Labor won’t back Coalition’s full $158b tax plan


Labor leader Anthony Albanese said it was “economically irresponsible to pass legislation which won’t occur until the next election or potentially the one after that”.

“This is Labor leading from opposition but being prepared to partner with the government to have constructive outcomes in the national interest,” he said.

The decision from shadow cabinet follows weeks of internal debate about Labor’s position on the policy.

Opposition MPs Peter Khalil and Joel Fitzgibbon urged Labor to support the full package if the Coalition refused to split it, but shadow cabinet rejected that suggestion on Monday.

Within hours, Finance Minister Mathias Cormann ruled out splitting the package.

“Labor have still not learnt the lessons from the election,” he said. “Our plan prioritises low and middle-income earners, takes the bracket-creep monkey off people’s back, is economically necessary and fiscally responsible and, importantly, it is what Australians voted for.”

Finance Minister Matthias Cormann was quick to rule out splitting the government’s package.Credit:ABC

Shadow treasurer Jim Chalmers said it was unfortunate that the government’s highest priority was stage three of the tax cuts, which do not come into force for another five years.

“If the government comes at this solution that we’re proposing, we are prepared to get stages one and two through the Parliament quickly if they agree to defer consideration of stage three to a subsequent sitting,” he said.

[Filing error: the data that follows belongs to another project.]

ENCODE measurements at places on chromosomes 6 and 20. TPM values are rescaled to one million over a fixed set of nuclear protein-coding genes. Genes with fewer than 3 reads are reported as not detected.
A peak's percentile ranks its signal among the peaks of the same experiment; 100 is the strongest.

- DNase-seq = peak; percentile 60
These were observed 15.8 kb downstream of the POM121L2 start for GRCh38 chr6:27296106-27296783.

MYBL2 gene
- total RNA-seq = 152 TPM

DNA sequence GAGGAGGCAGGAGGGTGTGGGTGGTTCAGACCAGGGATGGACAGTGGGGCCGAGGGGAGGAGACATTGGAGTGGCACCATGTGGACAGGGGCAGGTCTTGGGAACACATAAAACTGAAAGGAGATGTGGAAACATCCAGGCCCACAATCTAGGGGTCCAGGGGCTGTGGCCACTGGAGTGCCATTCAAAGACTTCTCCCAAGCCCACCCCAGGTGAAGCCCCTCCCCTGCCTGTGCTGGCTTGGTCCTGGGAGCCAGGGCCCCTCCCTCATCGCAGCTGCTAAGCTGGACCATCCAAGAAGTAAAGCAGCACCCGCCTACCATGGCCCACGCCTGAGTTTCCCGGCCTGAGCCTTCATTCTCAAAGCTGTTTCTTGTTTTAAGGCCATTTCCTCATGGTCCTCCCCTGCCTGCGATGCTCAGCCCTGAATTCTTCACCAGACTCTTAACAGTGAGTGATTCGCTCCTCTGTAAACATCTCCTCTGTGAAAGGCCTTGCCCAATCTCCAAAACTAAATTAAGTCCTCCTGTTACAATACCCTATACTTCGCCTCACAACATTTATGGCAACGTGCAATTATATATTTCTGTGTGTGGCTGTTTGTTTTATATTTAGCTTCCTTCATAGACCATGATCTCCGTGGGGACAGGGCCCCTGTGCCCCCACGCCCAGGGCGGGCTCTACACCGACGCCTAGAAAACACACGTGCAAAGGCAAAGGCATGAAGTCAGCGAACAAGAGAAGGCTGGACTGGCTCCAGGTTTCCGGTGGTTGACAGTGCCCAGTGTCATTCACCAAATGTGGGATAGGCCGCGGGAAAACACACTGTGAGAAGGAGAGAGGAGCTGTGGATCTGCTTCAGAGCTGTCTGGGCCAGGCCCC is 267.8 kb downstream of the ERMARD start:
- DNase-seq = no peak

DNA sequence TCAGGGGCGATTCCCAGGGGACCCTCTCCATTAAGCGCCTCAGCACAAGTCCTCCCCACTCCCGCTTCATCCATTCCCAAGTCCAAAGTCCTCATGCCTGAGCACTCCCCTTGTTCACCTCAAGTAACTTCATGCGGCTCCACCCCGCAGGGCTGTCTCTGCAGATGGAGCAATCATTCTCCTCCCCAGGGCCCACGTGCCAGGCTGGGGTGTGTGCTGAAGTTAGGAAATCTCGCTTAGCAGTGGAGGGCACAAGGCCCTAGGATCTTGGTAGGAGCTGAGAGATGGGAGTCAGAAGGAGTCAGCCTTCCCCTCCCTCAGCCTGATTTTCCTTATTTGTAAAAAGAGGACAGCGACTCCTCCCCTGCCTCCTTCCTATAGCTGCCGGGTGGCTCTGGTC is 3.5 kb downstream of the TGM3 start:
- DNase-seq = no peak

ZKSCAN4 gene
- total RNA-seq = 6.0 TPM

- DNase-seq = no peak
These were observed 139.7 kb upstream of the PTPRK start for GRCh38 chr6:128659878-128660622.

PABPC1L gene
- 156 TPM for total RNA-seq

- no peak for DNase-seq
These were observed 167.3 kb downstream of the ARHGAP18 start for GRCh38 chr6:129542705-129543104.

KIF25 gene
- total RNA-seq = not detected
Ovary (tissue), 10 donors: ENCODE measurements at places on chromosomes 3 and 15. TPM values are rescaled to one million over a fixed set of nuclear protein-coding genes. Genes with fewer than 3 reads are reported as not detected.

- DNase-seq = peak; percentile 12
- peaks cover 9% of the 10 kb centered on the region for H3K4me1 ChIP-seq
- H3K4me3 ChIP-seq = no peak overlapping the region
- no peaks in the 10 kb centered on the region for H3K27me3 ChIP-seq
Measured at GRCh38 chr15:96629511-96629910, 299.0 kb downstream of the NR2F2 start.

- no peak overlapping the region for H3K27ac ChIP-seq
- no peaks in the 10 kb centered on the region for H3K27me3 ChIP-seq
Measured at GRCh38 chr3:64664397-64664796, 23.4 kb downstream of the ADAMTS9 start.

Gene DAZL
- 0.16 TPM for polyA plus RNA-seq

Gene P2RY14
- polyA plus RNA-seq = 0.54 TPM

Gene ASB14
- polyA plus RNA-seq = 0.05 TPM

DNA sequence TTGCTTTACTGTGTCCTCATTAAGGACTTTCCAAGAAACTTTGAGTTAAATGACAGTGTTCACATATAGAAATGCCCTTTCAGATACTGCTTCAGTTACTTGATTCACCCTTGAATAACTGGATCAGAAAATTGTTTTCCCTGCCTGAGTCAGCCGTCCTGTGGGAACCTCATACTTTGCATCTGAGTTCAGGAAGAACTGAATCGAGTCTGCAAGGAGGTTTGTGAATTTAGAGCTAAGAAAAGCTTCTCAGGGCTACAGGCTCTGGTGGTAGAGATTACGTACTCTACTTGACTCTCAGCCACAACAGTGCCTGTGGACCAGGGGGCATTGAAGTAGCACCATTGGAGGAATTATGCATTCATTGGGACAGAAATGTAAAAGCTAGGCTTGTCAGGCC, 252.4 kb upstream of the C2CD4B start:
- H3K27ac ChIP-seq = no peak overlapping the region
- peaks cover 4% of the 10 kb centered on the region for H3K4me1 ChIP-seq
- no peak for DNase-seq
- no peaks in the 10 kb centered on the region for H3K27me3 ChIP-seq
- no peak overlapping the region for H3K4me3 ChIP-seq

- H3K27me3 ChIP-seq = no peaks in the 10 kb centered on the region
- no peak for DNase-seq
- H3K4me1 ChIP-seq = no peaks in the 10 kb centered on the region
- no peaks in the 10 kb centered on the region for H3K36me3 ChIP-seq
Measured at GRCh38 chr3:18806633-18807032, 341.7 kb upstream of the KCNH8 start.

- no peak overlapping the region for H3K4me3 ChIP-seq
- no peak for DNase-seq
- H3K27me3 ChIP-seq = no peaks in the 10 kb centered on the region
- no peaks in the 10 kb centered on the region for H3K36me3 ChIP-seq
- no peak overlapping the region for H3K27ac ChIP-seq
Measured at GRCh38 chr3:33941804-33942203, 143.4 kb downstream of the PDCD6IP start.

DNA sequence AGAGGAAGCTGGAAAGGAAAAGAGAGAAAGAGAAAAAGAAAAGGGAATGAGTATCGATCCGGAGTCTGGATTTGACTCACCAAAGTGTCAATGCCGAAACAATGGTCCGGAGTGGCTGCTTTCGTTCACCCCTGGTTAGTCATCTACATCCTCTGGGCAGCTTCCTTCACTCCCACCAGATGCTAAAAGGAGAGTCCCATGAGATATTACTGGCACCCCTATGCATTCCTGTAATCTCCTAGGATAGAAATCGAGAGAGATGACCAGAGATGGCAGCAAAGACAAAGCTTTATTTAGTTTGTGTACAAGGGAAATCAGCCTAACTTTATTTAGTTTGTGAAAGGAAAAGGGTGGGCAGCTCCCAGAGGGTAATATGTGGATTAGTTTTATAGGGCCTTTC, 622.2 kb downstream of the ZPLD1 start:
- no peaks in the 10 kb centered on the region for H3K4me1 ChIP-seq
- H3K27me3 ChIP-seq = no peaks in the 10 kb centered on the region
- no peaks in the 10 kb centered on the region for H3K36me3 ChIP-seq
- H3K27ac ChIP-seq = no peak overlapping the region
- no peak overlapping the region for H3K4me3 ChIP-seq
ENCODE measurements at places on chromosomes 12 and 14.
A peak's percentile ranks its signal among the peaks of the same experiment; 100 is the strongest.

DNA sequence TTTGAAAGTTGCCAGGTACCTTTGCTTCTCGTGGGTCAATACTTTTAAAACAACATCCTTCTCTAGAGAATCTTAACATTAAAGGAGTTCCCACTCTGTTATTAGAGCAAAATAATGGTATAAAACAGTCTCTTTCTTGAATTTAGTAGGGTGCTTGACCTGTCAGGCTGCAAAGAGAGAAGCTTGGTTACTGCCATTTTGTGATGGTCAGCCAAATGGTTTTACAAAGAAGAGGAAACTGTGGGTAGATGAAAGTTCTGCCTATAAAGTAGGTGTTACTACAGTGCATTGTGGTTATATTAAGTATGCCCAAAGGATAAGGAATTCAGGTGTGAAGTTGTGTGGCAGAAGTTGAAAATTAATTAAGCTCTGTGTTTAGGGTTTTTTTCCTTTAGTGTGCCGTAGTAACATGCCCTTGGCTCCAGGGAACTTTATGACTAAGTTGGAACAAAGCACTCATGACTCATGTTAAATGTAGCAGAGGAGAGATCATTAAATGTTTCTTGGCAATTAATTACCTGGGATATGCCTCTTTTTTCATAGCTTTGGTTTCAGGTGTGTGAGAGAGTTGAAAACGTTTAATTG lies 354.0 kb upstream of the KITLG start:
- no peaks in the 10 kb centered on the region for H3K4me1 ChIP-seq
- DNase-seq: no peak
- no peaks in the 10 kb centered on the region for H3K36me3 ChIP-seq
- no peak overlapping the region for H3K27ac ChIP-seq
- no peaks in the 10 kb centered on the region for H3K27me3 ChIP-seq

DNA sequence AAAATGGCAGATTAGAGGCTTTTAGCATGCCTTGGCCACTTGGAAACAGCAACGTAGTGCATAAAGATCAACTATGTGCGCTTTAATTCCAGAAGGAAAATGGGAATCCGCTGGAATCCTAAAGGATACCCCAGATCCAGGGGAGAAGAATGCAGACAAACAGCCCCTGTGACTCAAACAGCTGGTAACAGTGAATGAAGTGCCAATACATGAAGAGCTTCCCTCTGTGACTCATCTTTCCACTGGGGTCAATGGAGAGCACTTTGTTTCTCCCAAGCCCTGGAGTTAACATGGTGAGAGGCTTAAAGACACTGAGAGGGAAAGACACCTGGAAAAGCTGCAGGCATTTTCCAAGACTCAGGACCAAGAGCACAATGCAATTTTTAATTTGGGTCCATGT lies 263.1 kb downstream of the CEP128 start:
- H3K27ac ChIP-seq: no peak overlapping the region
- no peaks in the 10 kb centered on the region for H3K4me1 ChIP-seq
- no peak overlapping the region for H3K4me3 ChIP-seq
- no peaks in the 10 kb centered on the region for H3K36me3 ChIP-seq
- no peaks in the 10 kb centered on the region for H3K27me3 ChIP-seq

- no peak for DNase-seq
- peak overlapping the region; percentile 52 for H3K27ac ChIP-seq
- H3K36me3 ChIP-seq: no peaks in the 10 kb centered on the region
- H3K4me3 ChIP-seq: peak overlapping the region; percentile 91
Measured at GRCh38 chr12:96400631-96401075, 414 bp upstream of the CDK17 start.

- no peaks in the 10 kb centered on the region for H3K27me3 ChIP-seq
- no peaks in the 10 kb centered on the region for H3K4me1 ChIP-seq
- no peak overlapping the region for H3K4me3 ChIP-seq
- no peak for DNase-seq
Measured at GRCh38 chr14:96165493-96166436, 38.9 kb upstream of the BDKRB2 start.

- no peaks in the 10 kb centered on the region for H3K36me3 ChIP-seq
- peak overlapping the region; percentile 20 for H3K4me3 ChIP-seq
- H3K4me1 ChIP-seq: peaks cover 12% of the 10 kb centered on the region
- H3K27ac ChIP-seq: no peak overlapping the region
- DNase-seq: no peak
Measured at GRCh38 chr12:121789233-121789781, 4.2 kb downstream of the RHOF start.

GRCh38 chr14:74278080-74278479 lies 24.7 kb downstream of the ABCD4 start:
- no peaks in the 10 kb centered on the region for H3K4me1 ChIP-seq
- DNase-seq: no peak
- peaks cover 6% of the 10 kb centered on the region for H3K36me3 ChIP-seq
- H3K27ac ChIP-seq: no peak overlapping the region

In a speech to be delivered at the National Press Club on Tuesday, Dr Chalmers is to argue the economy is “floundering” on the Coalition’s watch.

“Middle Australia is struggling, and the Reserve Bank is hurtling towards the end of the monetary policy runway, with coherent fiscal policy from the Liberals nowhere in sight,” he will say. “There couldn’t be a worse time for a government which has no idea how to turn things around.”

In a shift away from the ”top end of town” rhetoric that characterised the election campaign,  Dr Chalmers will say Labor understands the need for budget discipline and the job-creating role of business.

The first sign of that compromise was revealed on Monday in Labor’s proposal to the government to bring forward part of stage two of the tax package at a cost of $3.7 billion to stimulate a sagging economy.

That stage would accelerate an increase of the 37 per cent threshold from $90,000 to $120,000, due to start in 2022, to next month, and specifically target middle-income earners.

The government forecast a surplus of $7.1 billion in 2019-20. Bringing part of stage two forward would cut that in half.

Mr Albanese also urged the government to bring forward infrastructure investment to get the economy moving in Sydney, Melbourne and south-east Queensland.

He cited the Melbourne Metro and Link Field Road in Brisbane’s northern suburbs as examples of projects that could have “shovels on the ground”.

“We know that projects like that are necessary now and we think that a bring-forward of the government’s proposed infrastructure investment would assist the economy, create jobs right now [and] help to boost productivity into the future,” he said.

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